Back to School Transitions: Easing the Anxiety
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Back to School Transitions: Easing the Anxiety

Back to School Transitions: Easing the Anxiety The following 800-word article is available for publication in print or online. There is no cost to use the article, but full credit must be included as it appears at the end of the article. Please let us know in advance of your intent to use the article, and when; then a hot link or two copies of the article must be sent to us after publication.

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Back to School Transitions:

Easing the Anxiety

by Mary Jo Rapini, MEd, LPC

Are your kids acting a little bit crankier? Are you noticing that they seem more irritable or moody? This could be a reaction to the imminent summer’s end as they visualize tests, homework, teacher’s concerned expressions, and fitting in with a new group of friends. Even kids who enjoy school need time to adjust to the transition from elementary school to junior high and from junior high to high school.

So while you’re setting up physical exams, last minute dentist’s appointments, eye doctor exams, and purchasing loads and loads of school supplies, don’t forget to get your child ready emotionally for these important transitions. Remember that even though your child is the one who is going through these transitions, you as a parent will have to go through them, as well. What are your expected jobs for the new school year? Well here are a few that can be anticipated as your child moves into junior high and high school. You will be a cheerleader, chauffeur, chaperone (yep…dating starts), committee member, and volunteer. In addition to this you will also be a husband/wife, mother/father, career woman/man, and whatever else is on your plate. As you can see, this is going to be a transition for the whole family.

What make these transitions so difficult? The first and perhaps most important is that the brain grows at different rates during adolescence, creating a rhythm of intellectual spurts and plateaus. For example, even though your child never had problems with algebra last year he may become stumped this year because abstract skills have not kicked in yet, leading to frustration.

Distraction is also a key issue to watch out for. Don’t forget that the opposite sex becomes very important at this age. Many times being in Junior High or High School is like watching your favorite soap opera. There’s enough drama going around to distract even you. Many families are also raising their adolescents in “complicated times.” Divorces, blended families and grandparents’ poor health all mean less stability. Less stability oftentimes means more distraction and less focus on academic performance.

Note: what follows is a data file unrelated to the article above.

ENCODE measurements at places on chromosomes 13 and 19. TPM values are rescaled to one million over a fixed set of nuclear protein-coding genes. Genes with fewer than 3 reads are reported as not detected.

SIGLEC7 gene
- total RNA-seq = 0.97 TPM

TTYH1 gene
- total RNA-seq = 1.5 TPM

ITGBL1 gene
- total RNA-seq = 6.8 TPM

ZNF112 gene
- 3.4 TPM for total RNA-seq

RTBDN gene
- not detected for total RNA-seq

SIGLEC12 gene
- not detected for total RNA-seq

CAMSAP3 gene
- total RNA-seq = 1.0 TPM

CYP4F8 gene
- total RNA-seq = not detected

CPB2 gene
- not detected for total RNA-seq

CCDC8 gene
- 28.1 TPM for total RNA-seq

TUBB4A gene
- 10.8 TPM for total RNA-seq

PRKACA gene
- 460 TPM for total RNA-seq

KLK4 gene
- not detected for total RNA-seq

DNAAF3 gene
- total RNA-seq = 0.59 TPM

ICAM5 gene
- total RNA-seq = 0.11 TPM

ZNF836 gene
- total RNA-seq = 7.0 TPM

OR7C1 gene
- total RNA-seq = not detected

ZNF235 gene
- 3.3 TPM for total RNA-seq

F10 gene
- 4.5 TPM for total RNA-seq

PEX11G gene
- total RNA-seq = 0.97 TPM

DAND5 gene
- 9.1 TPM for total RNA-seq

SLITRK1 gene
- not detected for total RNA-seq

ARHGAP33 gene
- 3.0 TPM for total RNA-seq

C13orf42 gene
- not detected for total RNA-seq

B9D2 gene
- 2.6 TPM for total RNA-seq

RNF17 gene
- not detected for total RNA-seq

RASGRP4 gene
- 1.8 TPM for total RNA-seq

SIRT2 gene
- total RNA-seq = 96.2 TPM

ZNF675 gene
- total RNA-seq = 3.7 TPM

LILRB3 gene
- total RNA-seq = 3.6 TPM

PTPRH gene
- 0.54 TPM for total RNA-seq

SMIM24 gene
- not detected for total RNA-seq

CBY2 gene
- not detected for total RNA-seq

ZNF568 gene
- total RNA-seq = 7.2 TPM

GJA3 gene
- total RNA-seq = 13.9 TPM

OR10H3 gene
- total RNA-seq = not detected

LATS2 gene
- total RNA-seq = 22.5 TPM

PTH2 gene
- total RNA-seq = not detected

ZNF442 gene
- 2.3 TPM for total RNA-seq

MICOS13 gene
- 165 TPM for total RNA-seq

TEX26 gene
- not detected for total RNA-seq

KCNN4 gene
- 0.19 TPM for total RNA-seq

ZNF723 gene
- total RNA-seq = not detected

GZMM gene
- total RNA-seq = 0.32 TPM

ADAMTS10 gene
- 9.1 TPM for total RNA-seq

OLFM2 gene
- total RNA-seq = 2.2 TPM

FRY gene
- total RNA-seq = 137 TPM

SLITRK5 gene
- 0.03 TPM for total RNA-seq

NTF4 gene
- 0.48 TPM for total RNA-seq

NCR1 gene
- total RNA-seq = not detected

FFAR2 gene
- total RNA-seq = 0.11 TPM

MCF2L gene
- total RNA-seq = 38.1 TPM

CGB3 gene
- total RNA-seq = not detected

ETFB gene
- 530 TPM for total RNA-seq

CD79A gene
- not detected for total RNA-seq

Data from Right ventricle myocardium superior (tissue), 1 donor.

Underlying all of this is a degree of anxiety for almost every child during this transition. This anxiety is heightened by a deep need to be accepted and to “fit in.” Doing well in school at this age may not be as important as being popular. Many times the two are not highly correlated. If you don’t focus on anything else, focus on helping your child deal with his fear of entering Junior High or High School and feeling confident. Confidence and a belief that he can succeed usually precipitates doing well socially and academically.

How can a parent help her child achieve confidence and a belief that he can succeed during this transition? Teachers agree that parents should become a BAA:

Back-up (the child can always lean on you during rough times).
Advocate, (you and your child are working together for the same goal—his success)
Audience (sometimes those stories will get old, but listen anyway and always clap).

When talking to successful children who made the transitions with more ease than others, I found they had all had a similar support system that helped them stay ahead. Here are just a couple of ideas they gave to me.

1. Stay informed. Many parents think their children don’t listen or don’t care about what they think. This is untrue. When children were asked who the most important person was for them at the age of 12 to 17 the majority replied it was their parent. Parents need to know what is going on in their children’s lives. Listen, Listen, Listen.
2. Prepare your child for learning. Parents should have a curfew and make sure their children are getting enough sleep. Make sure they have the equipment they need to succeed (computers, paper, ink, and printer). Make a rule about when electronics should be shut off each night. Be consistent with “family rules.”
3. Maintain high expectations. We get what we ask for. If you didn’t make demands in elementary school, starting now will be a challenge. Talk to your children about their abilities and what they can expect. If the parent models the importance of education the child will too.
4. Nurture your adolescents. Hug your adolescents, and tell them how important they are to you. All kids need to hear this. When they seem really stressed, take the time to listen to them and share with them the times you felt the same way. Encourage them by reminding them other times they faced difficulties and came through. This means a lot to teens.
By using these strategies, any child can succeed. Be sure to support your child in whatever he does, and remember that you can make all the difference.

Mary Jo Rapini, MEd, LPC, is a licensed psychotherapist and co-author with Janine J. Sherman, of Start Talking: A Girl’s Guide for You and Your Mom About Health, Sex or Whatever. Read more about the book at and more about Rapini at


Start Talking features succinct yet lively answers, sample conversations, and real life stories to help open the door to better mother/daughter communication. Rapini and Sherman have compiled more than 113 questions girls (and their moms) routinely ask – or should be asking – about health, sex, body image, and dating.